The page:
On a beautiful November day in 2012, Josh and I were married. It was an absolutely stunning wedding: white-gloved waiters passed mugs of steaming hot apple cider and mini caramel apples; thousands of fresh flowers adorned every corner of the hotel; and a string trio played Eric Clapton as my father and I walked down the aisle. Josh and I spent the rest of the month honeymooning in Hawaii. It was everything I wanted and more. And now it’s over. I am just a regular person again — not a bride and no longer the bride that wasn’t — and I am so glad. I feel peaceful knowing that my husband is by my side now and always. I may have planned two different weddings, but with Josh, I am mapping out a life completely our own. And that, I have learned, is much more gratifying.

161Uranowski - CopySarah Fetters, known to the Dear Wendy community as “Bostonpupgal,” is a mechanical engineer, amateur writer, and passionate baker. She lives with her husband and two Boston Terriers in Pittsburgh, PA where she consumes copious amounts of wine and cheers her favorite hockey team, the Pittsburgh Penguins.




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31 comments… add one
  • GatorGirl March 6, 2013, 2:09 pm

    Oh this is lovely. Just lovely. Best wishes to you and your new husband!!

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  • MaterialsGirl March 6, 2013, 2:22 pm

    Love it! and you looked gorgeous

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  • ktfran March 6, 2013, 2:24 pm

    Thank you for this story. Seriously. It was perfect and I’m very happy for you and wish you lots of happiness.

    It’s funny, since I too called off a wedding and granted I wasn’t nearly as far into the planning as you were, I often wonder if I deserve or should even consider a future wedding. I feel as though I had my chance and I shouldn’t get another one.

    Reading something like this and knowing others have or had similar thoughts is very reassuring.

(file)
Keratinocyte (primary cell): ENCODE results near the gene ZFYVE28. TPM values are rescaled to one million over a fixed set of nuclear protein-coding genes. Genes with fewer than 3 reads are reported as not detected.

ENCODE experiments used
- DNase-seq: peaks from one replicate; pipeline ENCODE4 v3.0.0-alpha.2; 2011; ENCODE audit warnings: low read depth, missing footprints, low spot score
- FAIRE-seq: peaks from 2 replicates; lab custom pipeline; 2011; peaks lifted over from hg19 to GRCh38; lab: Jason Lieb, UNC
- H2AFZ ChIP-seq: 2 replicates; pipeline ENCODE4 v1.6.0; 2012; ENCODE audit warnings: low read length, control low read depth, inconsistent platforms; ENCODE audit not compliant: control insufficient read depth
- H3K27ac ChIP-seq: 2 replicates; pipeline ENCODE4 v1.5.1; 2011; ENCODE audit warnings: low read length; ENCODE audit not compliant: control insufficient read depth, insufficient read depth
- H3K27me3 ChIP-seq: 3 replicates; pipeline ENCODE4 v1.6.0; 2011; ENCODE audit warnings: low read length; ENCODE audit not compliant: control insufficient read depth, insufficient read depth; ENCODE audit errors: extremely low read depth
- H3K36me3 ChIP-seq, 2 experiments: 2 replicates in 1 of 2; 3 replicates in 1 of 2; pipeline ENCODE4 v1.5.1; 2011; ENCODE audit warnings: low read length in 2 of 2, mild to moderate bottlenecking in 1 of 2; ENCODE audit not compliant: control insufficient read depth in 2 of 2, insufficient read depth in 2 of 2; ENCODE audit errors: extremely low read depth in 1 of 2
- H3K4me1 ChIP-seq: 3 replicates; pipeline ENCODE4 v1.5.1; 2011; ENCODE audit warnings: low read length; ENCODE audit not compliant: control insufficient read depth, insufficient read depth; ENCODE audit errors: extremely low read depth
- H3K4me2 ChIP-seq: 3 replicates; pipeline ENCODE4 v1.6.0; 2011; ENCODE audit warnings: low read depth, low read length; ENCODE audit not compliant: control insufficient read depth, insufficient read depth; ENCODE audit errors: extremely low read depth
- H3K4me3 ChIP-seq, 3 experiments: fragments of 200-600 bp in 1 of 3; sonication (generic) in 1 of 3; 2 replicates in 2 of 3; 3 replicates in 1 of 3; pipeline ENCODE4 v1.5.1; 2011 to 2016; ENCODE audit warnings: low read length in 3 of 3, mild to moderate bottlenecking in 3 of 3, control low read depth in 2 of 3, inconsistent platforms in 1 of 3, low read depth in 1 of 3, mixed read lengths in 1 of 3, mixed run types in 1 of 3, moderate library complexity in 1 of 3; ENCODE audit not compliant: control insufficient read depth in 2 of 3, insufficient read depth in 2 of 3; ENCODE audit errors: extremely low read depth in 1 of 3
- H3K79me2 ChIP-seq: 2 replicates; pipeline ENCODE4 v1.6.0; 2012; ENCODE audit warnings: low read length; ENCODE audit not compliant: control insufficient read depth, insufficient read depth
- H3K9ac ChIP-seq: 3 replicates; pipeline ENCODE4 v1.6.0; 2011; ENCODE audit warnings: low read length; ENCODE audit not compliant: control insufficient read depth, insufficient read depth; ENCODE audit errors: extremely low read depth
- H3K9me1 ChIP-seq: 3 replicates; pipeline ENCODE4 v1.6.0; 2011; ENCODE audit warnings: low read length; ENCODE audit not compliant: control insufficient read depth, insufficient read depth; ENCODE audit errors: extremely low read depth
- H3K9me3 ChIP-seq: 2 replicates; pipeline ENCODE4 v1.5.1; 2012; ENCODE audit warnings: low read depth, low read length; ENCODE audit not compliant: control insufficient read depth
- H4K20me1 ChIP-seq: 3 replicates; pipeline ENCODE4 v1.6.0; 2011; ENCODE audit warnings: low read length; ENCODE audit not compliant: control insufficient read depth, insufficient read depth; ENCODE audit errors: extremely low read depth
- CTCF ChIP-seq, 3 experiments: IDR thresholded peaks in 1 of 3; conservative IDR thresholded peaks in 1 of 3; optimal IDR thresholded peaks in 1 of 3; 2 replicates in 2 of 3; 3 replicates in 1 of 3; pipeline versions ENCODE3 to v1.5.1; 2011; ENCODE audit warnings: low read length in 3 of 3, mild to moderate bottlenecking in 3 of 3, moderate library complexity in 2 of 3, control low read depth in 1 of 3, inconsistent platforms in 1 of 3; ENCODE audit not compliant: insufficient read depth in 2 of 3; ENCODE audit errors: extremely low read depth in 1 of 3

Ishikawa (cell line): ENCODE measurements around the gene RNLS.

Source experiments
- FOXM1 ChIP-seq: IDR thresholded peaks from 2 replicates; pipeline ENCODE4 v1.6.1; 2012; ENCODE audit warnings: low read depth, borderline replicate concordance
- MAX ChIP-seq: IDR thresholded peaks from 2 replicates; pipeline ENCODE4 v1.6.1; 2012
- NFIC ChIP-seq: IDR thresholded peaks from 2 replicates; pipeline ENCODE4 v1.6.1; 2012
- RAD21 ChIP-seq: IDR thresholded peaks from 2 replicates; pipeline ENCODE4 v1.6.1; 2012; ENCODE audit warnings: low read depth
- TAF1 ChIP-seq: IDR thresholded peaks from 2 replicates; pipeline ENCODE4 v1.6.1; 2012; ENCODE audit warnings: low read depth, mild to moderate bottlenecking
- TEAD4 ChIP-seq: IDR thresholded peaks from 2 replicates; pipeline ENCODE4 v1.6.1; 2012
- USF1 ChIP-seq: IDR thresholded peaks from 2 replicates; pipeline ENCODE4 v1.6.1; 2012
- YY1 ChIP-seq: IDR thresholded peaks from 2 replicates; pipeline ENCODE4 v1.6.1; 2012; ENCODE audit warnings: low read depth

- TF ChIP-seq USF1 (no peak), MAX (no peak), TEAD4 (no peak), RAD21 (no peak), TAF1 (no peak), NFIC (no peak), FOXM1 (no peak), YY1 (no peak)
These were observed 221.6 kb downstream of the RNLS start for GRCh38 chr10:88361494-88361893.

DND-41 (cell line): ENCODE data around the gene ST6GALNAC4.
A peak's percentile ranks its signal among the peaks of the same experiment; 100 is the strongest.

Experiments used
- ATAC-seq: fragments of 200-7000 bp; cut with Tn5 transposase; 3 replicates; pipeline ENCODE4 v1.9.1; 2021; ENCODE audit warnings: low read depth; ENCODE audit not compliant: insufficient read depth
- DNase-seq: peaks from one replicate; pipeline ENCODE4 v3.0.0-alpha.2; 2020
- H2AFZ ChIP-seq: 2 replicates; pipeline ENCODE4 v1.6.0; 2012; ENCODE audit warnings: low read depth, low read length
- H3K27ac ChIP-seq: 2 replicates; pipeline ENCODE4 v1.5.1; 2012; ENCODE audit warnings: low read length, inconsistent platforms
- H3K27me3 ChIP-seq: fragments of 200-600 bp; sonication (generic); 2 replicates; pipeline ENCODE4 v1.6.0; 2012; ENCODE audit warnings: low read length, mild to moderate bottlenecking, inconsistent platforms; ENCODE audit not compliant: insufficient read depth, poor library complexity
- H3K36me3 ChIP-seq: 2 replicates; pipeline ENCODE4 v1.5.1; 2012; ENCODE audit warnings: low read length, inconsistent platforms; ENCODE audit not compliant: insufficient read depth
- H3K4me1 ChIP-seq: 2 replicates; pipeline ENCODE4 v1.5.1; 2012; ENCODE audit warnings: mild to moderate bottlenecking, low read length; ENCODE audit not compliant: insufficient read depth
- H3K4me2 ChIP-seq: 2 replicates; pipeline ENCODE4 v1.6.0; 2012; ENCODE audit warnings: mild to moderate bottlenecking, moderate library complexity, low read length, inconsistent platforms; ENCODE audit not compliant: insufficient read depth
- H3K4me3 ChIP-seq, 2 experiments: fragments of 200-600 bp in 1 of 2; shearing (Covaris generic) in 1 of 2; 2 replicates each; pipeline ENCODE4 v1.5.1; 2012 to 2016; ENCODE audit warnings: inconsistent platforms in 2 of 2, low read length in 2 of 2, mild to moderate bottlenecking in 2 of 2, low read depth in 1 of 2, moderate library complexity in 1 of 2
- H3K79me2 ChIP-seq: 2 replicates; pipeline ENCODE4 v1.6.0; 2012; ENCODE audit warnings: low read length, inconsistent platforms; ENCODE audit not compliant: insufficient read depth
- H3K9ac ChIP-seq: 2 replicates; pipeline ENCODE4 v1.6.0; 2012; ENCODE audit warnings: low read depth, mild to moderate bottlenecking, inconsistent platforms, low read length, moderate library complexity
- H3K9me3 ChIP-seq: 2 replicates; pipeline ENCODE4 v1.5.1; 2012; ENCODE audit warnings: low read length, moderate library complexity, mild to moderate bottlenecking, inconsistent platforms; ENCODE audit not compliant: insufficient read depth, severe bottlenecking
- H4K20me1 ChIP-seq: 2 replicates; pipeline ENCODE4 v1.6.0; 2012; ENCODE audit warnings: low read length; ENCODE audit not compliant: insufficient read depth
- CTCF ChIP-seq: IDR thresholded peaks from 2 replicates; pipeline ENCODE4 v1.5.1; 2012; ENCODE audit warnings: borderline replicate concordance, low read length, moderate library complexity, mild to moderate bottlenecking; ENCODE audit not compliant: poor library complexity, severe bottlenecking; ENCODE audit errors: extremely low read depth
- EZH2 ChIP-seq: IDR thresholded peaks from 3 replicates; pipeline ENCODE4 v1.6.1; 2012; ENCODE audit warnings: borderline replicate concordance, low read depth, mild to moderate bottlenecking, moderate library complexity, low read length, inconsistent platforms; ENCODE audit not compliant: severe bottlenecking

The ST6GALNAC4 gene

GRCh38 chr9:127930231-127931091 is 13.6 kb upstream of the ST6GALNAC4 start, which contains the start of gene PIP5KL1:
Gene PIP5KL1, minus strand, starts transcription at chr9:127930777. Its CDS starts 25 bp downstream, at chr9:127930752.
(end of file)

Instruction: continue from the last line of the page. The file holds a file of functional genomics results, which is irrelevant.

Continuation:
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    • GatorGirl March 6, 2013, 2:36 pm

      🙁 it makes me sad that people who have called of a wedding feel like maybe somehow they don’t deserve a “second” wedding.

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    • PFG-SCR March 6, 2013, 2:39 pm

      “I feel as though I had my chance and I shouldn’t get another one.”

      Life isn’t about only having one chance at love, so why would a wedding be any different? A wedding is a celebration of a man and a woman, and your next wedding will special because it’s you and him.

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    • Fabelle March 6, 2013, 2:39 pm

      I recalled that, & thought this was you until I got to the bottom! Glad that it reassured you 🙂

      Sarah, you looked gorgeous & I’m happy you were able to discuss all the feelings you were feeling with your fiance (now husband) & that things are well. I enjoyed your writing style!

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  • PFG-SCR March 6, 2013, 2:36 pm

    I never thought about how this might cause some to be conflicted about planning another wedding. It’s the much better choice to call off a wedding than to make the mistake of marrying the person when you know they are wrong for you.

    I’m glad you had the wedding with Josh – the wedding is about the two people getting married, not about a one time event for the woman. I’ve had friends have big weddings for second marriages – I see nothing wrong with that if that’s what they want to celebrate their marriage.

    Very nice article – thank you for sharing!

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  • Holly March 6, 2013, 3:32 pm

    I realize this is off-topic and extremely random, but I got jarred out of reading this when I realized your husband shares a name with my first ex-boyfriend and your last partner shares a name with my most recent ex. I know they’re common names, but nice coincidence.

    Back to reading, I think. The top photo is adorable, by the way! Puppies!

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  • weiwei March 6, 2013, 3:50 pm

    Before I even read the article, I scrolled down and saw your picture and went, OMG what a beautiful bride! I’m glad you learned to enjoy your second chance, which you definitely deserved. Thanks for sharing your story!